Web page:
The Cause Of Luddism In The Industrial Revolution

1965 Words 8 Pages
Luddism began in early 19th century Britain, at the beginning of the progression into the industrial revolution. During this time, machine production and integration was expanding exponentially to meet the growing demands of capitalism and trade, mainly facilitated by the expansive supply of iron and coal. However, the increased use in machinery brought the replacement of many skilled artisans and textile workers. Concurrently to this increase in structural unemployment, depressed trade due to the French and American wars caused an economic depression, and the additional loss of jobs for both skilled and unskilled workers. Furthermore, the price of grains and food increased due to poor harvests, and the Tory government refused to help as …show more content…
This is, perhaps, the most directly traceable cause of Luddism, as the machinery was the chosen target of the Luddite movement. The undermining of wages and use of unskilled labor due to the introduction of machinery was seen to be “clashing with the existing ‘social contract’ between workers and masters” (Luddites200). The status of the skilled artisans dropped to below those of unskilled workers, and the men saw their trade being taken over by young, uneducated, and inexperienced workers. Furthermore, the quality of the goods produced decreased, as much of the machinery was crude and imprecise. The Luddites saw machine-breaking as the most efficient way to curtail and impoverish the large factories, allowing them to defend their trade and return to their jobs and previous social …show more content…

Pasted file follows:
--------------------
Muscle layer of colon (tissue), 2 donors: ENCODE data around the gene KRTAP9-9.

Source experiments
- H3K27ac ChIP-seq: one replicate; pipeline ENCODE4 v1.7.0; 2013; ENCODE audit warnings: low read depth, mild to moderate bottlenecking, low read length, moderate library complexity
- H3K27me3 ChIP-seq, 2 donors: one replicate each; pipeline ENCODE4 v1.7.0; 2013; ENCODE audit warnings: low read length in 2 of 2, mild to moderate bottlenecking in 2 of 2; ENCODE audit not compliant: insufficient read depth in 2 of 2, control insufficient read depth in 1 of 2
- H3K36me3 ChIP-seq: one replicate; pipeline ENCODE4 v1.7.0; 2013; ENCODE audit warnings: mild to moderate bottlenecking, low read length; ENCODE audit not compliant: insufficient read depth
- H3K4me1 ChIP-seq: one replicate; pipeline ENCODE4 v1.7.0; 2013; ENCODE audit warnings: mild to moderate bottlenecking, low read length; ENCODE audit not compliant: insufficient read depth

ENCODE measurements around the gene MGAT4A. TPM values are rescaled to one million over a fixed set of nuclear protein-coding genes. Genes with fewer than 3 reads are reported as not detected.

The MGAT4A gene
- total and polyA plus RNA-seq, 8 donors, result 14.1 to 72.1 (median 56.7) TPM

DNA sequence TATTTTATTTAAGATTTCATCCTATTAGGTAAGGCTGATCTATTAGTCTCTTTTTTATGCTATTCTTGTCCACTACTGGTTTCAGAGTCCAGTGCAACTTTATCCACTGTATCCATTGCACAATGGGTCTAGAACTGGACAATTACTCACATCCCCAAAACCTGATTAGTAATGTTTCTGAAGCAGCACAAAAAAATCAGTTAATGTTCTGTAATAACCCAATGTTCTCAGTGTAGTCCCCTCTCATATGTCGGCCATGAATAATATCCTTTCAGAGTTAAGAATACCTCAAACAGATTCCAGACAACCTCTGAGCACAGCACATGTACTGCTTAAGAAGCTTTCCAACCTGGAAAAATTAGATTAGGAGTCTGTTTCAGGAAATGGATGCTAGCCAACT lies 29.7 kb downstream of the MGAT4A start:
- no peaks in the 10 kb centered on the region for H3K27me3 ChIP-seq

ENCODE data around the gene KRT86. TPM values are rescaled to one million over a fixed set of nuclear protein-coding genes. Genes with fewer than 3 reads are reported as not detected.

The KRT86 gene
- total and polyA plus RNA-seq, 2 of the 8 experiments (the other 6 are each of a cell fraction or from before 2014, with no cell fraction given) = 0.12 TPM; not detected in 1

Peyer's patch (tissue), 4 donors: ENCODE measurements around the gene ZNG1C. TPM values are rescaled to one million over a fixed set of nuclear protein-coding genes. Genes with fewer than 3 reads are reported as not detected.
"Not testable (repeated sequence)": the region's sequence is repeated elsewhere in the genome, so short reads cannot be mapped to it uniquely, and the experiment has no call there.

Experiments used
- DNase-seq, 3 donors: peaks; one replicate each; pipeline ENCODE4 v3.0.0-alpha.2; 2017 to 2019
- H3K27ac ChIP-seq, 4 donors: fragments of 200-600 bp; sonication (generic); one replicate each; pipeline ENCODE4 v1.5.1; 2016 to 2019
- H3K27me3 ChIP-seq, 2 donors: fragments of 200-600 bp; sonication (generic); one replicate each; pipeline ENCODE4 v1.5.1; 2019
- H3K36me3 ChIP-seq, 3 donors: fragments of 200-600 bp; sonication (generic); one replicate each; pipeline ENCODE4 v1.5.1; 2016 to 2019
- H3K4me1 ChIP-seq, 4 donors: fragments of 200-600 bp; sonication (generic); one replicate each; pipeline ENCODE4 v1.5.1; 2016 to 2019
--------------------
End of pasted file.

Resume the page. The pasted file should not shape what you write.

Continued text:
Moreover, the Luddites generally maintained an ambivalent attitude about machinery itself, as many of the Luddites desired to become frame-owners and rentiers themselves. Machinery was broken chiefly because it was “the kind of manufacture that workmen were anxious to ban, or because it belonged to employers who were allegedly guilty of the practices against which the men protested,” rather than because the Luddites were simply against change. These practices against which the Luddites protested were generally “wage-reductions, truck payments and other devices used by some employers to defraud them of their wages, the employment of unapprenticed workmen inside the trade, and the manufacture of inferior articles” which they saw as bringing their trade into dispute (Thomis, 49). With the goal of alleviating these grievances, the Luddites began by warning the masters to remove frames from their premises. If it was refused, the Luddites smashed the machines in nocturnal raids, generally by using sledgehammers and starting fires. Essentially, the Luddites saw removing machinery as the most efficient way to return to their previous status levels and regain

Related Documents